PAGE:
In the Matter of the ESTATE OF Lowell R. SHUBERT, Deceased
Ronald Novak, Laverne Mikkelson, John M. Pietsch, Lynn Puhr, Joyce Gilbertson, Bonnie Schlegel, Charlene Wikholm, Louise M. Wadeson, Doris Betcher, David Wikholm, Karen Puhr Lambert, Nathan Smith, In the Matter of the Estate of Anne Shubert, Deceased In the Matter of the Estate of Gust Shubert, Deceased Gary Puhr, Kristen Pfahl, Brad Schubert and Brian Schubert, Appellants and Orvill Shubert, Respondents Charlene Wikholm, Appellee.
Donavin L. Grenz, Linton, N.D., for appellants.
Samuel G. Larson (argued) and Damian J. Huettl (appeared), Bismarck, N.D., for appellee.
[¶ 1] Gary Puhr, Kristen Pfahl, Brad Schubert, and Brian Schubert (collectively " appellants" ) appeal from orders in consolidated probates of the estates of Lowell, Gust, and Anne Shubert approving a land sale by the estates' personal representative, Charlene Wikholm, and denying the appellants' petition to remove Wikholm as the estates' personal representative. We conclude that the appeal from the order approving the land sale is moot and that the order denying the petition to remove Wikholm is appealable and the district court did not abuse its discretion in denying the petition to remove Wikholm as the estates' personal representative. We therefore dismiss the appeal from the order approving the land sale and affirm the order denying the removal of Wikholm as personal representative.
[¶ 2] Lowell Shubert died on May 8, 2010. On May 11, 2010, Wikholm, with the assistance of counsel, applied for informal appointment as personal representative of Lowell Shubert's estate, alleging she was entitled to act as personal representative because:
she is the [first] cousin of said decedent and was the daughter of Lowell R. Shubert's sister, Louise M Wadeson who is 84. It is believed that Lowell R. Shubert does not have a Last Will and Testament. He does have sixty head of cattle which must be fed and it appears there [are] a number of assets that must be immediat[e]ly safeg[u]arded. It is believed that there is no relative having a better claim to being the personal representative and there are none closer. [Wikholm's] mother is the one having the first claim to being the personal representative to the deceased there being no[ ] children or wife and no other sister or brother has survived him.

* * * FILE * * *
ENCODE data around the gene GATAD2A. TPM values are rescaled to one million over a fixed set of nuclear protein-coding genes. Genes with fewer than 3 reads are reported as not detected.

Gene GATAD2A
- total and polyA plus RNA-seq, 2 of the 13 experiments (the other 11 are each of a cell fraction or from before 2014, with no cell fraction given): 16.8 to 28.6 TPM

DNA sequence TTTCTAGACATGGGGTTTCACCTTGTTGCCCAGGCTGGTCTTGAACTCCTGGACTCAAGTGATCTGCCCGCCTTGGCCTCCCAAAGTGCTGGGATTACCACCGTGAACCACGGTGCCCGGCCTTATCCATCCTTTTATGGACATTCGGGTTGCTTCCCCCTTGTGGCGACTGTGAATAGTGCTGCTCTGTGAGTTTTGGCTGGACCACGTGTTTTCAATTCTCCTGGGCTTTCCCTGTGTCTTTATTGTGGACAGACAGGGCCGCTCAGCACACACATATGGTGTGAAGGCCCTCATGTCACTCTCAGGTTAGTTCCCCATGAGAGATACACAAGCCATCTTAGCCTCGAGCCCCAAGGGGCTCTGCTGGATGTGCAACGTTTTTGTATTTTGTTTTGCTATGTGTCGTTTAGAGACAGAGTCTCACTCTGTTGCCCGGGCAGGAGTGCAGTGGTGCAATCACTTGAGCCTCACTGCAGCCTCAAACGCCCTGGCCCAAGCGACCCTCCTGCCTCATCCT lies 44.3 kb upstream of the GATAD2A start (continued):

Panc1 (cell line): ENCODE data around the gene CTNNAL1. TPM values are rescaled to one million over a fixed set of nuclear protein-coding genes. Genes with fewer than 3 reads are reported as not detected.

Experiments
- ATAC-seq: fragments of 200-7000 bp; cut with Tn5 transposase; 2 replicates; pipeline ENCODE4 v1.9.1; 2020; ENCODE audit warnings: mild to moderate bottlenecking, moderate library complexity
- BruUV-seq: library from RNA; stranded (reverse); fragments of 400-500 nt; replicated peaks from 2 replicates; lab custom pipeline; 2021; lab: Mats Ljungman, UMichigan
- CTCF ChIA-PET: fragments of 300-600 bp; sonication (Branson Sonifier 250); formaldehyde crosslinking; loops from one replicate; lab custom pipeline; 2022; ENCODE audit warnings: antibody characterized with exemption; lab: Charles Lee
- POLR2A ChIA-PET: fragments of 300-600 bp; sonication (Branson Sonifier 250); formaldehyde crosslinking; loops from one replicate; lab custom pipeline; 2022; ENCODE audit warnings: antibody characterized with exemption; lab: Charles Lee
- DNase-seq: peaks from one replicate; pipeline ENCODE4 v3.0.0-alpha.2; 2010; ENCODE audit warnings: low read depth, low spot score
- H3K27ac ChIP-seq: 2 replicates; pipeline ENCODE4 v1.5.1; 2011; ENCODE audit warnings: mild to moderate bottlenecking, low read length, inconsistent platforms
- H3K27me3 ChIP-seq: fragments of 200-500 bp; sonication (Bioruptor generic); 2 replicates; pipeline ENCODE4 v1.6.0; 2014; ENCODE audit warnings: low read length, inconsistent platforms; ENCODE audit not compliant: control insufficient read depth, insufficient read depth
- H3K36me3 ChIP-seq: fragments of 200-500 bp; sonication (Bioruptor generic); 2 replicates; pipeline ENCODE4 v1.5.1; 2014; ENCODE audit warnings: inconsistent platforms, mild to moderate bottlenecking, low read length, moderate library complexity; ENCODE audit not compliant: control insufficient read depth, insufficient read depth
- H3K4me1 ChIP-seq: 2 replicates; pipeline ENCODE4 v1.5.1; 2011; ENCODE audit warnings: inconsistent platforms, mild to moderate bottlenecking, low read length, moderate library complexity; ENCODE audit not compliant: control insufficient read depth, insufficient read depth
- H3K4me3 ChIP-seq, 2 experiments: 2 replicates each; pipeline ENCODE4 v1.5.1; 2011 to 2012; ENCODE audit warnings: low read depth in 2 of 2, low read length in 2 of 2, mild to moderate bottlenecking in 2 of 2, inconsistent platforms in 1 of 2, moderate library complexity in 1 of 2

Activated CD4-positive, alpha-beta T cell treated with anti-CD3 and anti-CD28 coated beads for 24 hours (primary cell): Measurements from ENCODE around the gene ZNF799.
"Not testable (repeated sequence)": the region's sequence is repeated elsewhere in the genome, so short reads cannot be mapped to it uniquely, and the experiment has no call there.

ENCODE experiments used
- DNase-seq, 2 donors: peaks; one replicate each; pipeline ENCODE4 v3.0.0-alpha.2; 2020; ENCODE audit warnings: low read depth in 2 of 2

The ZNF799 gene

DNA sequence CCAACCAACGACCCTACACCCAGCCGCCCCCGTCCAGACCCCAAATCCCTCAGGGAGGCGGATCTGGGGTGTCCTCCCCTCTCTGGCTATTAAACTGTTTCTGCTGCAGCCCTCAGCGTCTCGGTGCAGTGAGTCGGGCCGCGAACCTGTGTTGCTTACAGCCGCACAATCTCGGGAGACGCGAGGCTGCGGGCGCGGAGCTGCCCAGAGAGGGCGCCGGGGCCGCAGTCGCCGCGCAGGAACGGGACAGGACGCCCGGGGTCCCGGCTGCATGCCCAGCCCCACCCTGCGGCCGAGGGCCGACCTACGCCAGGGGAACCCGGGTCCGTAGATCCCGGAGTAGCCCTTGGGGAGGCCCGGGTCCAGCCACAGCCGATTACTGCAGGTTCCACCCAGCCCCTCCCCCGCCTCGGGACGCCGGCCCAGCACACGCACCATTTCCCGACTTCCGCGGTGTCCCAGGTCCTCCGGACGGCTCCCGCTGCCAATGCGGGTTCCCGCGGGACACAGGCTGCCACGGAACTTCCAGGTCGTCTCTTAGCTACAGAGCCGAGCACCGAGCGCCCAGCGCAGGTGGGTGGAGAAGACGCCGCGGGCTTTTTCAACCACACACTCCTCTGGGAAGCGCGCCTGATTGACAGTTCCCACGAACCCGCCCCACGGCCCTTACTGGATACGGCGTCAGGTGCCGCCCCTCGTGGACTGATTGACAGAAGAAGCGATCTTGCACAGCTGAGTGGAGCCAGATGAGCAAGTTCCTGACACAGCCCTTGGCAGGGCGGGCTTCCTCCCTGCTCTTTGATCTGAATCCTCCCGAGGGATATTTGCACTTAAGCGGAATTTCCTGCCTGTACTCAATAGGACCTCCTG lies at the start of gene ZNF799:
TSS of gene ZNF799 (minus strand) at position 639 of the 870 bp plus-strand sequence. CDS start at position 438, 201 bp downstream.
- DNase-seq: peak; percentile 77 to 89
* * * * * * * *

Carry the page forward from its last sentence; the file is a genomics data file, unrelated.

Wikholm's application for appointment as personal representative said Lowell Shubert was 75 years old when he died and listed five surviving heirs: Louise M. Wadeson; Joyce Gilbertson; Orvill Shubert; and Wikholm and her husband. The district court appointed Wikholm as personal representative of Lowell Shubert's estate on May 11, 2010. In October and November 2010, notice to creditors of Lowell Shubert's estate was published in the Minot Daily News. When Lowell Shubert died, he was the personal representative for the unprobated estates of his parents, Gust and Anne Shubert, and ultimately those probate proceedings were consolidated with the probate of his estate.
[¶ 3] The record does not reflect any further proceedings in the informal probate of Lowell Shubert's estate until 2012. On February 19, 2012, Wikholm, as personal representative, executed a written purchase agreement to sell approximately 758 acres of the estates' farmland to Ronald Novak, Laverne Mikkelson, and John Pietsch for $1,411,000. The purchase agreement said the seller " reserves 100 percent of all remaining oil, gas and any other minerals."
[¶ 4] Gary Puhr claimed he was an heir of Lowell Shubert, and on March 22, 2012, he filed a demand for notice of any order or filing in the probate of Lowell Shubert's estate, a demand for an inventory and appraisal, and an objection to the land sale for less than fair market value. On April 2, 2012, Wikholm, through her current counsel, petitioned the district court for approval of the land sale. In support of her request to approve the land sale, Wikholm provided the court with copies of four written offers from Nathan Smith to counsel for Lowell Shubert's estate to purchase the land: a September 30, 2011, offer for $1,380,000 effective until October 15, 2011; an October 13, 2011, offer for $1,410,000 effective until November 1, 2011; a March 2, 2012, offer for $1,700,000 explicitly authorizing the seller to reserve all minerals, effective until April 1, 2012; and a March 19, 2012, offer for $2,000,000, effective until April 1, 2012.